I am not lost…

October 28, 2016

NANO FICTION FRIDAY: The War Veteran and the Child

So this is actually a piece from my first residency in grad school, so it’s just shy of four years old at this point. I haven’t edited it at all (save for one word I added in just before posting it, because I’m not sure why it wasn’t there to begin with) and so I figured hey, let’s show off a first draft. I’ve always been pleased with this little short, and I don’t know what else to do with it.

So. In workshop, we were given the prompt: “Two strangers meet and one or both are changed. Use one adult and one child as the only characters.” Beneath the cut is what I came up with. Enjoy!

“What do you wanna be when you grow up?”

The question took me by surprise, and I looked up from my laptop screen, unsure of who was speaking to me. To my right was a little girl, dirty blonde hair pulled up in pigtails and bright grey eyes gleaming out at me from behind thick green glasses. Her face was still round with baby fat – really too young to be wandering around unescorted, but a quick glance around told me that if the girl’s parents were in the Starbucks, they weren’t within my eyesight.

“Sorry?” I asked, looking back to her again.

She dutifully repeated her question. “What do you want to be when you grow up?”

I gave her a small, sad smile. “Sweetheart, I’m already grown up.”

“How old are you?”

I’d been lying about my age for a few years now – at least to strangers that I’d never meet again. I held it well – my still-full black hair only barely showing a smattering of grey at the temples, my body still fit from a childhood spent in the military, and less wrinkles than most my age – though still more than I wished.

“I’m almost fifty. I’ll turn in February.”

She shook her head. “That’s not old. You’ve still got growing to do. So what do you want to be?”

Her persistence was surprisingly intriguing. I didn’t have much patience for children, but her innocent eyes and baffling questions kept me watching her. “I’m a lawyer.”

Now she was frustrated, putting her hands on her hips in a level of indignation that only children can bear. “That’s what you do,” she replied, dragging out the final word. “What do you want to be?”

I decided to turn the question on her – perhaps giving me an inclination of what kind of answer she wanted. “Do you know what you want to be when you grow up?”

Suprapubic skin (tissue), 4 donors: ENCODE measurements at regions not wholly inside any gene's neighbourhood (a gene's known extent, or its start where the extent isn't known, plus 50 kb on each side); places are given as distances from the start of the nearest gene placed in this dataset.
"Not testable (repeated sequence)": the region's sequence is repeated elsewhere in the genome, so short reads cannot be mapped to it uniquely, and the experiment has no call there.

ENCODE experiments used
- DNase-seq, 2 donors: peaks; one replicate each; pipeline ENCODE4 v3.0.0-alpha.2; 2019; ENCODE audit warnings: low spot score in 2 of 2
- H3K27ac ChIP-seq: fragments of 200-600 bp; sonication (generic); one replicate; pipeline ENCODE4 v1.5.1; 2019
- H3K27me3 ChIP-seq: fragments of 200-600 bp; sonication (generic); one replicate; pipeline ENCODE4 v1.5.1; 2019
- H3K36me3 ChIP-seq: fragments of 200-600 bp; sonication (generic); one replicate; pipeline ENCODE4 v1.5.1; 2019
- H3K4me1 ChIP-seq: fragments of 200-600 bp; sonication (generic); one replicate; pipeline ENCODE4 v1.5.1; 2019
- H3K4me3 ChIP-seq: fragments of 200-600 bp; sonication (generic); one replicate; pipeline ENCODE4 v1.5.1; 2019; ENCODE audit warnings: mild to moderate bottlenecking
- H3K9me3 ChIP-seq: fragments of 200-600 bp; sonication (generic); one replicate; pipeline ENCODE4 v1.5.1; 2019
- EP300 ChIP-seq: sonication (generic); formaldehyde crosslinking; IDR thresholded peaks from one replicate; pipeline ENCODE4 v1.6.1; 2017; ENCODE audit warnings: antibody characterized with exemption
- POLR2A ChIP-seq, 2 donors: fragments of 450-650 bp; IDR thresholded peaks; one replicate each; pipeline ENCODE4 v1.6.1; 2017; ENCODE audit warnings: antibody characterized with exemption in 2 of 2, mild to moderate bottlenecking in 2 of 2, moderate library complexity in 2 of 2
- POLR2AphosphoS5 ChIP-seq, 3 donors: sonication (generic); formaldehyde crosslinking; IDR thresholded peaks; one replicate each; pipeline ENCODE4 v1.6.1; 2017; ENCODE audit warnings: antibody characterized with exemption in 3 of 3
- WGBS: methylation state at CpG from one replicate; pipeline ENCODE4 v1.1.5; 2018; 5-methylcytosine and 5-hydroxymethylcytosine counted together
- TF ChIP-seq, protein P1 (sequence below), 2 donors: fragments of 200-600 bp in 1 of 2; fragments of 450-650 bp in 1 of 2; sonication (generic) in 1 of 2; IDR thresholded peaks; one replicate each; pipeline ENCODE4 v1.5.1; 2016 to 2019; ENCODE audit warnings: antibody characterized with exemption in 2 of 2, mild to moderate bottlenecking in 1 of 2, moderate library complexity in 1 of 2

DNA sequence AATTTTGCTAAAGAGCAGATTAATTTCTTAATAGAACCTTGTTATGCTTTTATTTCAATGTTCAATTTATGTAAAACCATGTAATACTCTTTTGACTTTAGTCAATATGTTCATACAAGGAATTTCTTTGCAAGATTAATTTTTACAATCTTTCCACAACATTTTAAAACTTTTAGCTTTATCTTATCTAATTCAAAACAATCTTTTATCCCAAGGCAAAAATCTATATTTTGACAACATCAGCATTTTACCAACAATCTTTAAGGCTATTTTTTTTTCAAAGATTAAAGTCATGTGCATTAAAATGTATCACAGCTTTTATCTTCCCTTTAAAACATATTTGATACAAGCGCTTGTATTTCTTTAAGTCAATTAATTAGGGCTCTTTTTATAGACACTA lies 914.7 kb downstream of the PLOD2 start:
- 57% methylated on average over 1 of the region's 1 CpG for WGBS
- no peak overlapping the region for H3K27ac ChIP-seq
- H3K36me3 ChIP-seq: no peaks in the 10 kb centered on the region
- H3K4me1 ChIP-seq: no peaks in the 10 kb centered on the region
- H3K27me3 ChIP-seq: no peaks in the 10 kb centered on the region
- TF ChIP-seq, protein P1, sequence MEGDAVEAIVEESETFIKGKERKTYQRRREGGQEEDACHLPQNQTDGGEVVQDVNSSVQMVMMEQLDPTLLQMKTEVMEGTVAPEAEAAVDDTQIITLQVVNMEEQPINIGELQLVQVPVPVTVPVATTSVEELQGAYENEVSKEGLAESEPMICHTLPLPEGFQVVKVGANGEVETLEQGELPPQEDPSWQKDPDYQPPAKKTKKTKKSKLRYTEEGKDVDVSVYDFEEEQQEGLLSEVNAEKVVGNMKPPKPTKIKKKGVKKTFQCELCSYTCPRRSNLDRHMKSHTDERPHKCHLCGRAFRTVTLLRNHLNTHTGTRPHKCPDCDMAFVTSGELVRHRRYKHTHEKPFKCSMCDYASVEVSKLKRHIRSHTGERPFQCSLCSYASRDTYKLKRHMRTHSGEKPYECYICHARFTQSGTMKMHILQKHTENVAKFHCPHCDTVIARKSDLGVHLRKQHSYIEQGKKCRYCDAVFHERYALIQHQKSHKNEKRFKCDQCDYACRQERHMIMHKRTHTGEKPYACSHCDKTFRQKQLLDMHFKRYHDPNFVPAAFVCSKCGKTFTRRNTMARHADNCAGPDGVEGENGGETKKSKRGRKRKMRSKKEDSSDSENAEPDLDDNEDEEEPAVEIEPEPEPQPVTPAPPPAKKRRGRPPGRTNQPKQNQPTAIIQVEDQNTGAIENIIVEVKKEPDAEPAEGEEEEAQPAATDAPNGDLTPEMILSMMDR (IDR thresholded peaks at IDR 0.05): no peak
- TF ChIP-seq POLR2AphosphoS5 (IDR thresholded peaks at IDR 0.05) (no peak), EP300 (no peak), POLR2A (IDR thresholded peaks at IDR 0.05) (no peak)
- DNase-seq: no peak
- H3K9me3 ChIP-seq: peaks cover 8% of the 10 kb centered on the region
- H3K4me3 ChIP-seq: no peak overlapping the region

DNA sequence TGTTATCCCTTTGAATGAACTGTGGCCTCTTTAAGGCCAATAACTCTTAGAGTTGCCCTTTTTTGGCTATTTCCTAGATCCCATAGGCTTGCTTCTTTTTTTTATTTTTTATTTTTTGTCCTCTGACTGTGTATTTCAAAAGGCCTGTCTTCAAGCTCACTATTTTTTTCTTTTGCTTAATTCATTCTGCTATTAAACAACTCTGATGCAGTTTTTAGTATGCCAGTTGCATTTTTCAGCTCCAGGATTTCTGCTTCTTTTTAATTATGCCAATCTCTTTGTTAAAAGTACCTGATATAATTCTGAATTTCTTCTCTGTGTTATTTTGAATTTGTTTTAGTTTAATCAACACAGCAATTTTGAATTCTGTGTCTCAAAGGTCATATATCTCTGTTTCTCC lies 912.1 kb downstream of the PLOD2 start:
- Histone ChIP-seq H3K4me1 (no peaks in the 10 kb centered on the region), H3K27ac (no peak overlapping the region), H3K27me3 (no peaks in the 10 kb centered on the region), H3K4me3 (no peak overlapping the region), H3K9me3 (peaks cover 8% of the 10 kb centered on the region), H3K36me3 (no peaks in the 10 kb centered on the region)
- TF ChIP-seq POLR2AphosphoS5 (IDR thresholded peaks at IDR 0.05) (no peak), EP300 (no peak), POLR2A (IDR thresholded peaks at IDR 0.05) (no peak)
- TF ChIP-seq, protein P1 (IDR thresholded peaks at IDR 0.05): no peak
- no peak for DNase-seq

She beamed. “I’m going to be a traveling phil-an-thro-pist.”

“I’m sorry?” There is no possible way she knows what that word means. “You want to be a what?”

“I’m going to be a traveling philanthropist!” Her diction was still clear, if a bit choppy. “I’ll have lots of money, and go around in my car, and make friends to give money to them!” Her smile was so bright.

“How are you going to get that money, hm?” I didn’t want to crush the girl’s dreams, but my curiosity insisted.

She didn’t seem fazed, simply shrugging. “I’ll figure it out.” She poked my knee. “So, mister. What do you want to be when you grow up?”

I remembered back to all the dreams I’d had, back home before I’d moved to America, sitting in the trenches of some distant battleground and dreaming of a life I’d make for myself somewhere else. Remembered everything I’d wanted to do once I got to the States – moved to a tiny apartment in the outskirts of New York City, my job as a mail clerk barely keeping me afloat as a new citizen. I remembered the panic as September 11th hit, supposed members of my own religion – my own home world – nearly destroying the life I was building. And I remembered the men in my law firm, looking at the young graduate they had only hired a year and a half ago, and telling him “Don’t worry, son. You’re a good worker. We’ll give you the benefit of the doubt.”

I’d worked so hard to never disappoint them after that.

I leaned over, work on my computer forgotten, and looked into her eyes. “I’m going to be happy, sweetheart. I’m going to build myself a house from the ground up, and put it where I can see a lake below me and the mountains above. And during the week, I’ll fight for people that can’t fight for themselves – and on the weekends, maybe I’ll write. Maybe I’ll just read. Maybe I’ll look out at the lake and go swimming in the dead of winter. I’m going to live, when I grow up. And I’m going to enjoy it.”

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